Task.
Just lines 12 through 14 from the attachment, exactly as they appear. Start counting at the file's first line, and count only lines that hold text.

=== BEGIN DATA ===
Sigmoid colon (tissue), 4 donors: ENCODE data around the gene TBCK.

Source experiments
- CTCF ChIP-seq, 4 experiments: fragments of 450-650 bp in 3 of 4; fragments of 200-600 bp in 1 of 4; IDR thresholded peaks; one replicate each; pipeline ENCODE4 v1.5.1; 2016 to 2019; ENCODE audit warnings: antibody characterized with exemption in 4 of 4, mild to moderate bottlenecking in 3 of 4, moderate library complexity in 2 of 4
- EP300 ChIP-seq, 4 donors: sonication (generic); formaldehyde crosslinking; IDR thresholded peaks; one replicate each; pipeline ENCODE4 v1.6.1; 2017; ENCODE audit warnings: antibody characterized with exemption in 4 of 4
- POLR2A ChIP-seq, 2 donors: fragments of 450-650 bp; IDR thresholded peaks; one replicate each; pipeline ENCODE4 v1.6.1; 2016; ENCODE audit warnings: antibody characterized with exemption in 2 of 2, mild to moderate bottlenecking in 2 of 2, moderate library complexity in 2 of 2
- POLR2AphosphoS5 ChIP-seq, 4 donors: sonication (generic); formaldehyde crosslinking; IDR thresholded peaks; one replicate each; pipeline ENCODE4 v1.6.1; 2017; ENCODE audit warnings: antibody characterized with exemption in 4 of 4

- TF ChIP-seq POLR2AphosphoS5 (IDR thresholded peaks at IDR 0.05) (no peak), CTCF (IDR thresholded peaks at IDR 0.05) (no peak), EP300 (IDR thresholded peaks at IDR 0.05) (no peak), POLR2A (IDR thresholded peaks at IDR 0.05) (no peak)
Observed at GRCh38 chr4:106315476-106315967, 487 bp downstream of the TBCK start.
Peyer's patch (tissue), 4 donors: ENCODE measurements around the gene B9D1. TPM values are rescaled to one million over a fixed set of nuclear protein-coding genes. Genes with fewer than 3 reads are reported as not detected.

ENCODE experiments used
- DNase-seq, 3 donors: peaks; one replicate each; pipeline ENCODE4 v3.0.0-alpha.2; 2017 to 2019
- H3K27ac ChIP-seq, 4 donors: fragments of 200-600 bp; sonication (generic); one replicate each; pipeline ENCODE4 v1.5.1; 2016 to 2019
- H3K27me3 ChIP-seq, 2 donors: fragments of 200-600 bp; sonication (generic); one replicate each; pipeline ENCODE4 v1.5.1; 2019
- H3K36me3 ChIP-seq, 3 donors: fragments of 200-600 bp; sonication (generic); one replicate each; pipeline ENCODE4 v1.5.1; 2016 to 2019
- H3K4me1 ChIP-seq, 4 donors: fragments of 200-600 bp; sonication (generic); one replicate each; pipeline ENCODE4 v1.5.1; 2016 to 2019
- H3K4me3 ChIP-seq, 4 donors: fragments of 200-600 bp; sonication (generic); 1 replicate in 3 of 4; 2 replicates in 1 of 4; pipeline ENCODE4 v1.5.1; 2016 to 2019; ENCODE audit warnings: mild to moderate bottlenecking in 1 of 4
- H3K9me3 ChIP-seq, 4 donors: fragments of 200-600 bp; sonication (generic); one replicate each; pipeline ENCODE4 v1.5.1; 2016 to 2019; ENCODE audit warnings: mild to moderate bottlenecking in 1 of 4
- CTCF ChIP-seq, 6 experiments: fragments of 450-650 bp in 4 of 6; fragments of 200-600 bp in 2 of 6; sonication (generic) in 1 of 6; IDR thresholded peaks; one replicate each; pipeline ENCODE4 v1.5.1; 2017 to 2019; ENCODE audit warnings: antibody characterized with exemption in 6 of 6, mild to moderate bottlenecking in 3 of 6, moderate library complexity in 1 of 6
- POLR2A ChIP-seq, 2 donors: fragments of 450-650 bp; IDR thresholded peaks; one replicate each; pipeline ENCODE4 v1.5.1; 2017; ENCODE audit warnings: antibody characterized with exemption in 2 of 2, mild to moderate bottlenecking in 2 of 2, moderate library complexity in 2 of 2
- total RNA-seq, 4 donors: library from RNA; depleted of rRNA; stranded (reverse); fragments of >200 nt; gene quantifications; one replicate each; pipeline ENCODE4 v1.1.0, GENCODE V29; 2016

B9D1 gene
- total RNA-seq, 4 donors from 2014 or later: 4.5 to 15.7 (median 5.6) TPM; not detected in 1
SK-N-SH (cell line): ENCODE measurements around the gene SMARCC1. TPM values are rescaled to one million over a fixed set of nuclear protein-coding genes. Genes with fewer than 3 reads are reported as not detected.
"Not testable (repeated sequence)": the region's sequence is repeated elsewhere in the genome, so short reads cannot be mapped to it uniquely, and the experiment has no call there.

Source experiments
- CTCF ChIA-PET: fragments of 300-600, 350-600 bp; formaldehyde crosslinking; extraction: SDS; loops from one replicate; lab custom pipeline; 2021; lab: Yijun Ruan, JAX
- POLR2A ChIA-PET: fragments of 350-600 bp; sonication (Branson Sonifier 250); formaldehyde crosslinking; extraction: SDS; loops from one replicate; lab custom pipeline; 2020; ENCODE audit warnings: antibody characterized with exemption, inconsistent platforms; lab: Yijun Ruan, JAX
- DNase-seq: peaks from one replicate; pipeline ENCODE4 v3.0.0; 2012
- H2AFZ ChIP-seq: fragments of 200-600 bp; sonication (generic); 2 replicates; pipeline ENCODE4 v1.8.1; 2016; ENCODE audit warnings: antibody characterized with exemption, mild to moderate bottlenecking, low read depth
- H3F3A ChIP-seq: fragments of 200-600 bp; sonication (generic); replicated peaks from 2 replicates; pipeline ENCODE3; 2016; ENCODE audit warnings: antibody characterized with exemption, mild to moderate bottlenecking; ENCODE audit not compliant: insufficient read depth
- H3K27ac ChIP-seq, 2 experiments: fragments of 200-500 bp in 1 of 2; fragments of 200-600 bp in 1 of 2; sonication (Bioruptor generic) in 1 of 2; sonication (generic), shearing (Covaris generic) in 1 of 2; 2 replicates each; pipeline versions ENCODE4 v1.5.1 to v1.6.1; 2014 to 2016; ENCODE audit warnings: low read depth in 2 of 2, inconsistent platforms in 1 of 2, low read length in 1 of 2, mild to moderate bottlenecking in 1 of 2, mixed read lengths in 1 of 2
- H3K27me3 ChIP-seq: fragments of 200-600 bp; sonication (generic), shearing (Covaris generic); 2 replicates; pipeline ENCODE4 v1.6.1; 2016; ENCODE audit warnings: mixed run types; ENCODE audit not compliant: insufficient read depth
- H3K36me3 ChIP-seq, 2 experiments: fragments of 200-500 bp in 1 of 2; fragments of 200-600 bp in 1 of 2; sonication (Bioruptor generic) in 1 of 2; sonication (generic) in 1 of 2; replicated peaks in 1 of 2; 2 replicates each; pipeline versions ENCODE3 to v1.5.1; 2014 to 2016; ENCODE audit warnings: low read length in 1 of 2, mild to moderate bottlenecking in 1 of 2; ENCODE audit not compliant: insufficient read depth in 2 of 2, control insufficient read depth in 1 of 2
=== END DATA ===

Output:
- H3K27ac ChIP-seq, 4 donors: fragments of 200-600 bp; sonication (generic); one replicate each; pipeline ENCODE4 v1.5.1; 2016 to 2019
- H3K27me3 ChIP-seq, 2 donors: fragments of 200-600 bp; sonication (generic); one replicate each; pipeline ENCODE4 v1.5.1; 2019
- H3K36me3 ChIP-seq, 3 donors: fragments of 200-600 bp; sonication (generic); one replicate each; pipeline ENCODE4 v1.5.1; 2016 to 2019